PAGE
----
Thursday, 23 October 2014
Following on from my article last Sunday on lgbt Renaissance composers here’s a look at a more recent group of lgbt Renaissance musicians, those in the Harlem Renaissance of the 1920s and 1930s.
It is something of a misnomer to call the movement a true Renaissance. There was no consolidated or focussed cultural or artistic past to be reborn, unlike the medieval Renaissance which saw the rebirth of learning and art resulting from the rediscovery of long forgotten and ignored Ancient Greek writings.
The Harlem Renaissance began quietly and was a consolidation of many cultural influences from African-American communities as they converged on New York City in what is called the Great Migration at the end of the 19th century. The consolidation of these influences began to be noticed in the 1920s when many African-Americans began publishing their writings and new musical experiences of modern cabaret, blues and jazz were being created.
When we look back at the Harlem Renaissance we see many names emerging as pioneers of black American culture. Many of these names are of women. But we must remember that the culture of 1920s USA, even though it seems close to ours, was different. In her recent undergraduate thesis “Women-Loving Women: Queering Black Urban Space During the Harlem Renaissance” Samantha C. Tenorio points out that within the black community of the period the term “women-loving women” “…implied a particular intersectional identity of race, gender, sexuality, and often class, due to the systemic impact of racism that produced wealth inequality, wherein the woman-loving woman’s identity as a black, often working-class, woman of non-normative sexuality located her at the lowest position of almost all social hierarchies in the United States…” Today the contributions and influence of women to the Harlem Renaissance is seen as equal to that of the men, but it wasn’t thought so at the time.
The fact that the majority of those involved were of the first generation of black Americans not born into slavery is very important. Despite their lack of wealth and property they were able to find a self expression which their parents and grandparents never had.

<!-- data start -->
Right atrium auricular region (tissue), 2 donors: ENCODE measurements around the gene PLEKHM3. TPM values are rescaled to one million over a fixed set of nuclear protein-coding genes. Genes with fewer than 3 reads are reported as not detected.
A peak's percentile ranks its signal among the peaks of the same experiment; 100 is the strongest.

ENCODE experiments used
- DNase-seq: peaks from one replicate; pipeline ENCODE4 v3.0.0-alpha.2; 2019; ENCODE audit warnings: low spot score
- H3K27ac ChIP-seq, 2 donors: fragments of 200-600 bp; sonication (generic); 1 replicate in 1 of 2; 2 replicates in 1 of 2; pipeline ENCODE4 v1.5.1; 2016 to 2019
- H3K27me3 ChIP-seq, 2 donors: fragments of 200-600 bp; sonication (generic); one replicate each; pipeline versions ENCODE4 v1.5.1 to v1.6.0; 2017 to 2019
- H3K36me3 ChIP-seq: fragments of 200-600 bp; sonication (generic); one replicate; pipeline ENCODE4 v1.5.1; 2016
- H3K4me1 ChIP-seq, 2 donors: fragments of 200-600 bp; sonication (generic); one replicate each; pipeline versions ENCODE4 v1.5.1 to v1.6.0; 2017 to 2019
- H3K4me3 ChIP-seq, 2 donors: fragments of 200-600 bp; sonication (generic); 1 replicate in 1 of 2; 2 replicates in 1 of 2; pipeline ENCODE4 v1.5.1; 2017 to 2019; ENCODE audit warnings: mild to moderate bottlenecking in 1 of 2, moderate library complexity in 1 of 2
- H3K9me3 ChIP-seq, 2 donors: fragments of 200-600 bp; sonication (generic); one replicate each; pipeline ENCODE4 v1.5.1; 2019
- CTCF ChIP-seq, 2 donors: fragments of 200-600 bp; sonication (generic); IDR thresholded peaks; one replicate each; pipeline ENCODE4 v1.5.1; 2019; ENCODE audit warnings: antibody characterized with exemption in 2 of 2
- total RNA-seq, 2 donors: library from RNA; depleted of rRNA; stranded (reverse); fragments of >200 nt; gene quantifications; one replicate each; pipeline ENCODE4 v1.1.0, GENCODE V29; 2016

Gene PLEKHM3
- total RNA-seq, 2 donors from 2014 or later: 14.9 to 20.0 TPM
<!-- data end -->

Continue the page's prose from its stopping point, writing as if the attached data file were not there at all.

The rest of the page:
This new self expression included the freedom to meet and socialise in public. Nowhere can this be more evident than in the music and entertainment venues whose influence spread throughout the rest of the 20th century.
Jazz and the blues are both seen as deriving from the music of the slaves and the southern states. The blues continued the slave-music convention of expressing a desire and hope for an improvement in the singer’s life. The desire to be free from slavery turned into a desire to be happy, wealthy or accepted in society. Acceptance included sexual orientation, and many of the famous female blues singers of the Harlem Renaissance sang about same-sex acceptance.
No-one expressed this same-sex acceptance in blues more openly than Gertrude “Ma” Rainey (1886-1939), who is known as “the Mother of the Blues”. She was one of many female performers who began their career on the American vaudeville stage of the southern states. It was on that circuit that Rainey first heard the blues. Using influences from both southern country and northern urban sounds Rainey developed the blues into a medium which became popular with all audiences and became commercial enough for record producers to start marketing the blues to Americans of all heritages and social groups.
Sexuality was a large element in both Rainey’s performance and lyrics, using this in her most well-known song, “Prove It On Me Blues” in which she challenges the listener to catch her with anther woman. It was performed with a knowing look, and it is generally accepted that Rainey was indeed bisexual.
During a tour of Tennessee another influential blues singer joined Ma Rainey’s show. She was the “Empress of the Blues”, Bessie Smith (1894-1937). To say Bessie led a colourful life is an understatement. Hers is also a genuine “rags to riches” story of how a woman from a poor black family used her talents to amass wealth. Most of this was achieved through a recording contract. In 1923 Bessie’s recording of “Down-Hearted Blues” sold over three quarters of a million copies in America in 6 months.
Bessie’s private life was hardly private at all. She never his her tempestuous, sometimes violent, temper, nor her sexual preferences for both men and women. She led the sort of life to which legends attached themselves, though one story may be true. It is said that she once shouted at a female lover that she had 12 women in her show and she could sleep with one every night if she wanted.
Bessie’s untimely death, like so many others of legendary performers, is also surrounded by legend. The plain truth is that she died from injuries she sustained in a car accident in 1937 at the age of 43.
From these influential pioneers, and from other female performers of the Harlem Renaissance, blues and jazz disseminated across the whole of American society and established itself as a timeless genre which still has many fans and performers to this day.